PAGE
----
Conversely, if a seller has taken to time to survey the market and price their horse realistically at its present it's fair for them to be a bit put off by a buyer who is "bottom fishing." When asked "what's your bottom dollar price?" I reply "what's your top dollar offer; don't ask me to bid against myself!" Most of the time this produces a reasonable response. Sometimes it doesn't.

    Notice that I've twice emphasized present value. That is what the market today will value a horse. It does not matter how much "the seller has in it" or how much the buyer's daddy used to pay or any other such irrelevant thoughts.

    The equine market, today, is a pale shadow of what it was five years ago. At the very elite levels there has been recovery, but for pleasure horses not so much at all. Buyers and sellers have to be cognizant of that fact.

    In general, right now, it's a buyer's market. The world is awash in horses that were produced during those recent good times and are now languishing in pastures. A quick look at the "give away" pages in this Forum will prove that beyond any rational argument.

    G.
    Mangalarga Marchador: Uma Raça, Uma Paixão



  5. #25
    Join Date
    Oct. 9, 2000
    Location
    California
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    8,264

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    Quote Originally Posted by Guilherme View Post
    In general, right now, it's a buyer's market. The world is awash in horses that were produced during those recent good times and are now languishing in pastures. A quick look at the "give away" pages in this Forum will prove that beyond any rational argument.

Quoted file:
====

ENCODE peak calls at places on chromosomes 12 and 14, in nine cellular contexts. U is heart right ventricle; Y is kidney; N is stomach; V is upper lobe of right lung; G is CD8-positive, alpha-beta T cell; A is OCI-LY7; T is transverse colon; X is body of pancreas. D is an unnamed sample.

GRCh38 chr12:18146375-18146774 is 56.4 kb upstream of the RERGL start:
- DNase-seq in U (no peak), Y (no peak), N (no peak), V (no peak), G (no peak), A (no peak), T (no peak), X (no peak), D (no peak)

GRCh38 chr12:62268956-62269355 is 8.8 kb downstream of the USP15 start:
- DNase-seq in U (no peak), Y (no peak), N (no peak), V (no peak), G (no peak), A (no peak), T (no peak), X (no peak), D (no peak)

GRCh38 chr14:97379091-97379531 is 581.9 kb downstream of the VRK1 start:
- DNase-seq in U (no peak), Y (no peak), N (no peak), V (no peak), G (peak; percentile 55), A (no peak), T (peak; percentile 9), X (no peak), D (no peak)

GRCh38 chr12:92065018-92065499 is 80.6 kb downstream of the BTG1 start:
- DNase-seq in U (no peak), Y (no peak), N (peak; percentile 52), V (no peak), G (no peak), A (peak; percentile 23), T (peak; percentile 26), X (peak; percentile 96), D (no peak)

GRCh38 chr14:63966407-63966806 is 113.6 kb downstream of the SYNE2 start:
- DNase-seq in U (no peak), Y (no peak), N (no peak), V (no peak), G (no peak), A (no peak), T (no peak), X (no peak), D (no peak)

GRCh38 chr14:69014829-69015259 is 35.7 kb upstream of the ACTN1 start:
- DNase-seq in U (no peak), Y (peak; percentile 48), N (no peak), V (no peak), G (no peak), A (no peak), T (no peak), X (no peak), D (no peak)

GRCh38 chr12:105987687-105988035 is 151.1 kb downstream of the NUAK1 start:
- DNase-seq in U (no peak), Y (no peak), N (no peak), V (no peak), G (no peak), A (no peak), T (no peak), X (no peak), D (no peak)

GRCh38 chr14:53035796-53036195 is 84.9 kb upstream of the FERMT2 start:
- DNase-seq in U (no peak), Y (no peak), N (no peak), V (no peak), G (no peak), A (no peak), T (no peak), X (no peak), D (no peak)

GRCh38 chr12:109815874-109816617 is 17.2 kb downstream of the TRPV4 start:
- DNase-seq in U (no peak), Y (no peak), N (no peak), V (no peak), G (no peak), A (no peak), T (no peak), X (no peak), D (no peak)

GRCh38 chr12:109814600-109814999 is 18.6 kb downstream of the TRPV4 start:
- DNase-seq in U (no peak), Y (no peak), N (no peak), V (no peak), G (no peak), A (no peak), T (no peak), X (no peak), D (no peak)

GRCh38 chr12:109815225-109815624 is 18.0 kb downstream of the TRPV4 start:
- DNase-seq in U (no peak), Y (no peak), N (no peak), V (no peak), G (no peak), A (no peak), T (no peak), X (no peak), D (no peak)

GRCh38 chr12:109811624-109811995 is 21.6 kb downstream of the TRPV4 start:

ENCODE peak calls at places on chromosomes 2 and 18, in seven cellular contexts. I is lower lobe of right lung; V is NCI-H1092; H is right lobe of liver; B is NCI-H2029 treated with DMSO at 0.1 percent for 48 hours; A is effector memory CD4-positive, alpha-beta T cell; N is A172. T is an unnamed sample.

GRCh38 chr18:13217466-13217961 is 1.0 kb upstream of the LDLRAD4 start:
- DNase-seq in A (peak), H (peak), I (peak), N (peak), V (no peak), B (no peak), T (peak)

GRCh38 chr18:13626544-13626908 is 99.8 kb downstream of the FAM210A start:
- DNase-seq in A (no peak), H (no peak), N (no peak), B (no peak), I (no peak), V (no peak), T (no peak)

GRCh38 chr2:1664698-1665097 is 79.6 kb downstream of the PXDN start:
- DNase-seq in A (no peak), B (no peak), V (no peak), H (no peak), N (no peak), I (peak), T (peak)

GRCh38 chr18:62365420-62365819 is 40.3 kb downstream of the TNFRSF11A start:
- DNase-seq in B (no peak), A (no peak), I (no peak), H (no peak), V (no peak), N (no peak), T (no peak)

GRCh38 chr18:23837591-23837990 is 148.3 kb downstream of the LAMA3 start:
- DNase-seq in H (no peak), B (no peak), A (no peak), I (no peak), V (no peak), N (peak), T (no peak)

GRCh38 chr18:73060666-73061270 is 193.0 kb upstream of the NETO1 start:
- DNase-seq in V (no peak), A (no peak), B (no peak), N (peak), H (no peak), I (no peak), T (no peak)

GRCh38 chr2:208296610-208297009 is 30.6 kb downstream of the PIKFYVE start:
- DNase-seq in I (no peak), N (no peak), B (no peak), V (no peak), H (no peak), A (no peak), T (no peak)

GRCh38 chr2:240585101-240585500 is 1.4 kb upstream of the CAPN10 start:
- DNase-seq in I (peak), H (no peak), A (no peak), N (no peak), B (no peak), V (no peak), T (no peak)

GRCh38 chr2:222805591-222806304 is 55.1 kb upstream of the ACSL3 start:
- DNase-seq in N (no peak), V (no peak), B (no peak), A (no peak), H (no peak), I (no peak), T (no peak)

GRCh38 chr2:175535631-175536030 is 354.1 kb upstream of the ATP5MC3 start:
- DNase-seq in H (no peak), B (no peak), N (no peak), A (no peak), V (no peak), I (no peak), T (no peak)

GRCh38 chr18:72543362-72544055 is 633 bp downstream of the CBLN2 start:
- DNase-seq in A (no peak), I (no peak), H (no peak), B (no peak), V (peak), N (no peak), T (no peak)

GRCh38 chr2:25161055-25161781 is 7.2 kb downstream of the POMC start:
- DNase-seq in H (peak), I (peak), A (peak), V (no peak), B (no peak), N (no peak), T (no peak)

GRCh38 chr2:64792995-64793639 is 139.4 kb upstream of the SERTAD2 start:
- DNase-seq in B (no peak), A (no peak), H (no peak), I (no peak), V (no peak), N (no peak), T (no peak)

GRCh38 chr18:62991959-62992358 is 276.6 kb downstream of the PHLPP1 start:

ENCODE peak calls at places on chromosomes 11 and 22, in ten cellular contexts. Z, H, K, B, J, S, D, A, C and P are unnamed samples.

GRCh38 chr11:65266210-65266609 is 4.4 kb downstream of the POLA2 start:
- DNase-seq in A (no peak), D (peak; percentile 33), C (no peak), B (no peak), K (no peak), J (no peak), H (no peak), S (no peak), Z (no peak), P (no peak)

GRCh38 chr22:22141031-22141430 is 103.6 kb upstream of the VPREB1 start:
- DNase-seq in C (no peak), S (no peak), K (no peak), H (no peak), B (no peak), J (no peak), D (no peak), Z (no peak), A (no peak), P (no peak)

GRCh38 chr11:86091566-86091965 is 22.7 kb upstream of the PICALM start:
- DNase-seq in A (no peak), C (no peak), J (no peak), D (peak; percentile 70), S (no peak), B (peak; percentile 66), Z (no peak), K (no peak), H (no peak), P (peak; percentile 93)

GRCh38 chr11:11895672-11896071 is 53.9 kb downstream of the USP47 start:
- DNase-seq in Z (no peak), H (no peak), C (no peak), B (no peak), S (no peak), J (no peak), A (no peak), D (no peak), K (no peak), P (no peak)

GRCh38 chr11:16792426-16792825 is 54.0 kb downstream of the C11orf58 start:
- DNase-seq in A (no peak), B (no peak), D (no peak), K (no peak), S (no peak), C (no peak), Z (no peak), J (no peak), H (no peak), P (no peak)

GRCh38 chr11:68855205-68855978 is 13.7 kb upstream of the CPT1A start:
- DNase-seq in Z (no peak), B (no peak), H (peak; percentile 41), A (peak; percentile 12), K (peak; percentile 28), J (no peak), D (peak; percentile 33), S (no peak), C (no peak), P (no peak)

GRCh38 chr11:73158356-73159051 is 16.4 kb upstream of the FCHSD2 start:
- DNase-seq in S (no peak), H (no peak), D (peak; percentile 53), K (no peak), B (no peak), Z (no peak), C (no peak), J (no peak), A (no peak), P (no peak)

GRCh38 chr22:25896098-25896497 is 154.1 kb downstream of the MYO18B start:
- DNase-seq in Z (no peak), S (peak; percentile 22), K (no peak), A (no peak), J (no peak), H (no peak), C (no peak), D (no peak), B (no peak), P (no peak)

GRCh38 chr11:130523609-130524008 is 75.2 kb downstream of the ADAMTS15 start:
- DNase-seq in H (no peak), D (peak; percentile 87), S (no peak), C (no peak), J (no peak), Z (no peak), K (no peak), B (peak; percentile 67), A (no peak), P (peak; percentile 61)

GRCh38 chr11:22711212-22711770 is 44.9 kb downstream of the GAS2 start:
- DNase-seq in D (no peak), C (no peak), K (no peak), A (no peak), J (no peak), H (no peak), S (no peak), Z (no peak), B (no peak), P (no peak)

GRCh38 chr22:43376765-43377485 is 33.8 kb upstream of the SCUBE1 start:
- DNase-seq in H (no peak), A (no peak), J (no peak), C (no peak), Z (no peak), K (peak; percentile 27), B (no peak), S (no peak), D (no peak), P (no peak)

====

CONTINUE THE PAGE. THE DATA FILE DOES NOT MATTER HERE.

G.
    Well, yes and no - it depends on your requirements, of course. Yes, there are a lot of horses out there whom people would like to sell or give away or free lease or whatever. But how many of them fit what I need for DH? That's the hard part! It must be an exceptional horse to come home and be a good fit for Mr. PoPo and fit in my budget.

    Buying horses is always fun . . . when you're shopping for someone else (not in your family!). But when it is time for you to buy for yourself . . . what a headache!!!
    My Mustang Adventures - Mac, my mustang | Annwylid D'Lite - my Cob filly

    "A horse's face always conveys clearly whether it is loved by its owner or simply used." - Anja Beran



  6. #26
    Join Date
    Aug. 17, 2004
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    Rixeyville, VA
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    6,605

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    I'd qualify that comment that the market depends on what you are looking for. As I said in an earlier post, I sell an uncommon breed that is not readily available in my region. It's also a breed that typically sells on average in the $5 - $10K range depending on training, experience, etc. This year I have sold one horse to a buyer on the internet. She never even tried the horse nor had a PPE done! She bought within 24 hours and had her shipped. She is thrilled with the mare. I sold a consignment to a lady that tried him one day, made an offer the next, had a PPE done two days later, and had him delivered that weekend. She needed to sell a horse she had but didn't want to take a chance that this guy would gone. Right now I have a customer coming to look at 4 geldings with the intention of buying as many as 3 of them. I also just heard from my lowball buyer -- she wants to pay full asking price for the mare I was firm about. Maybe it's a buyer's market, but I have more interest than I have suitable horses to sell. I'll be down to young stock if all the sales go through. My guess is that I won't sell that many horses, but Fjord sales are doing fine these days.
    Where Norwegian Fjords Rule
    http://www.ironwood-farm.com